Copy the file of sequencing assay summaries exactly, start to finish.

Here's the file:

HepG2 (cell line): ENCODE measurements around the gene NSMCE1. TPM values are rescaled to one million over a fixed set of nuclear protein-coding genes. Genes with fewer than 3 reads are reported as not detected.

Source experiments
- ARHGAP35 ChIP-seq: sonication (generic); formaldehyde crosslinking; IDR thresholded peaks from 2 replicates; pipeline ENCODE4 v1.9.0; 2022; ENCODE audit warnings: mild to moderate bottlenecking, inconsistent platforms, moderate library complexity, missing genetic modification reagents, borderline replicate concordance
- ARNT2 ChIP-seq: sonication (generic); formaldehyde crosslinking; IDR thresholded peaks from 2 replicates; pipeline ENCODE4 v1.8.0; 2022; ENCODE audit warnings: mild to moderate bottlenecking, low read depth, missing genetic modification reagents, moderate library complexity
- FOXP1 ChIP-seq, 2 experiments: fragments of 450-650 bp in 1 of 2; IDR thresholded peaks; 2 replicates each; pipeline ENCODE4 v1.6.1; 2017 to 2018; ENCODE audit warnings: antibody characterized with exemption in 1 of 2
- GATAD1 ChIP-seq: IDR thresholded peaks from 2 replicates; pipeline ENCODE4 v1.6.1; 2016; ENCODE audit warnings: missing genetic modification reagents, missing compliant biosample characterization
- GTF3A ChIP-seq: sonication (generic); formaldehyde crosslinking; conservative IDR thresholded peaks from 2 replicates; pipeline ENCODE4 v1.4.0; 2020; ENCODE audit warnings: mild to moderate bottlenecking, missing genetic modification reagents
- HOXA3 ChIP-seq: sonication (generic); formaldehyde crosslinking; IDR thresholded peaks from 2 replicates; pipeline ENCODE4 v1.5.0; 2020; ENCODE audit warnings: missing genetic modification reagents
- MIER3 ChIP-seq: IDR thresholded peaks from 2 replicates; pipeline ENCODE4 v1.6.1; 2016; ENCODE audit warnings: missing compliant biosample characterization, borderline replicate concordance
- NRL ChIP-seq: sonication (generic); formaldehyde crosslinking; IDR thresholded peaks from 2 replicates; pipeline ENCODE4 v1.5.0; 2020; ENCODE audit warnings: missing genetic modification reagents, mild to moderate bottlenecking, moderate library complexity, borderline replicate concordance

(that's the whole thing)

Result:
HepG2 (cell line): ENCODE measurements around the gene NSMCE1. TPM values are rescaled to one million over a fixed set of nuclear protein-coding genes. Genes with fewer than 3 reads are reported as not detected.

Source experiments
- ARHGAP35 ChIP-seq: sonication (generic); formaldehyde crosslinking; IDR thresholded peaks from 2 replicates; pipeline ENCODE4 v1.9.0; 2022; ENCODE audit warnings: mild to moderate bottlenecking, inconsistent platforms, moderate library complexity, missing genetic modification reagents, borderline replicate concordance
- ARNT2 ChIP-seq: sonication (generic); formaldehyde crosslinking; IDR thresholded peaks from 2 replicates; pipeline ENCODE4 v1.8.0; 2022; ENCODE audit warnings: mild to moderate bottlenecking, low read depth, missing genetic modification reagents, moderate library complexity
- FOXP1 ChIP-seq, 2 experiments: fragments of 450-650 bp in 1 of 2; IDR thresholded peaks; 2 replicates each; pipeline ENCODE4 v1.6.1; 2017 to 2018; ENCODE audit warnings: antibody characterized with exemption in 1 of 2
- GATAD1 ChIP-seq: IDR thresholded peaks from 2 replicates; pipeline ENCODE4 v1.6.1; 2016; ENCODE audit warnings: missing genetic modification reagents, missing compliant biosample characterization
- GTF3A ChIP-seq: sonication (generic); formaldehyde crosslinking; conservative IDR thresholded peaks from 2 replicates; pipeline ENCODE4 v1.4.0; 2020; ENCODE audit warnings: mild to moderate bottlenecking, missing genetic modification reagents
- HOXA3 ChIP-seq: sonication (generic); formaldehyde crosslinking; IDR thresholded peaks from 2 replicates; pipeline ENCODE4 v1.5.0; 2020; ENCODE audit warnings: missing genetic modification reagents
- MIER3 ChIP-seq: IDR thresholded peaks from 2 replicates; pipeline ENCODE4 v1.6.1; 2016; ENCODE audit warnings: missing compliant biosample characterization, borderline replicate concordance
- NRL ChIP-seq: sonication (generic); formaldehyde crosslinking; IDR thresholded peaks from 2 replicates; pipeline ENCODE4 v1.5.0; 2020; ENCODE audit warnings: missing genetic modification reagents, mild to moderate bottlenecking, moderate library complexity, borderline replicate concordance